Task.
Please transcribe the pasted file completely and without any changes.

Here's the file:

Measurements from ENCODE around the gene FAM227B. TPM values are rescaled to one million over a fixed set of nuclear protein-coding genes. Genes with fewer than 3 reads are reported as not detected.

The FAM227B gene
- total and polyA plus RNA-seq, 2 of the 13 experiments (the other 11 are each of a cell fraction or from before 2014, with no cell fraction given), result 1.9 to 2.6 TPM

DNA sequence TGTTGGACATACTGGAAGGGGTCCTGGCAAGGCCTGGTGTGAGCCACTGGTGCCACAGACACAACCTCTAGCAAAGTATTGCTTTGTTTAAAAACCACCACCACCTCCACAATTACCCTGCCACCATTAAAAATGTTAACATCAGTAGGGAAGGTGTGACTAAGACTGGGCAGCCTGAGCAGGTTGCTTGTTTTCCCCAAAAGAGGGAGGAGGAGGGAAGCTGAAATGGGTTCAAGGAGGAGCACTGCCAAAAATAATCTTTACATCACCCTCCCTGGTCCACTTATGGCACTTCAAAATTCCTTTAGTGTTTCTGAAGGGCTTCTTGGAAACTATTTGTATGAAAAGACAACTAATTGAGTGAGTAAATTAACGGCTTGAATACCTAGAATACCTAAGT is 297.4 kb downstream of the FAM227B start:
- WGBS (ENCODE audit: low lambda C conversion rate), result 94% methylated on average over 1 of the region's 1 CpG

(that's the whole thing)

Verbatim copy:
Measurements from ENCODE around the gene FAM227B. TPM values are rescaled to one million over a fixed set of nuclear protein-coding genes. Genes with fewer than 3 reads are reported as not detected.

The FAM227B gene
- total and polyA plus RNA-seq, 2 of the 13 experiments (the other 11 are each of a cell fraction or from before 2014, with no cell fraction given), result 1.9 to 2.6 TPM

DNA sequence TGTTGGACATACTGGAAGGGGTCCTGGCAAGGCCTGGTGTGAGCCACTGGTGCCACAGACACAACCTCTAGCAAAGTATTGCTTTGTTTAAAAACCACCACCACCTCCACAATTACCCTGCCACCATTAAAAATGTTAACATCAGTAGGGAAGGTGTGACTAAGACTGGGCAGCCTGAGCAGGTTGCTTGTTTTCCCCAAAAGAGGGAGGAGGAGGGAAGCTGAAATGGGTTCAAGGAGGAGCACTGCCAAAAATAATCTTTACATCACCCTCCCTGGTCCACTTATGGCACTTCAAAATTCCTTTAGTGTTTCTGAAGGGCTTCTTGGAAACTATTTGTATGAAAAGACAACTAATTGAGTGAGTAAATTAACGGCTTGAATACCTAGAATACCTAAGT is 297.4 kb downstream of the FAM227B start:
- WGBS (ENCODE audit: low lambda C conversion rate), result 94% methylated on average over 1 of the region's 1 CpG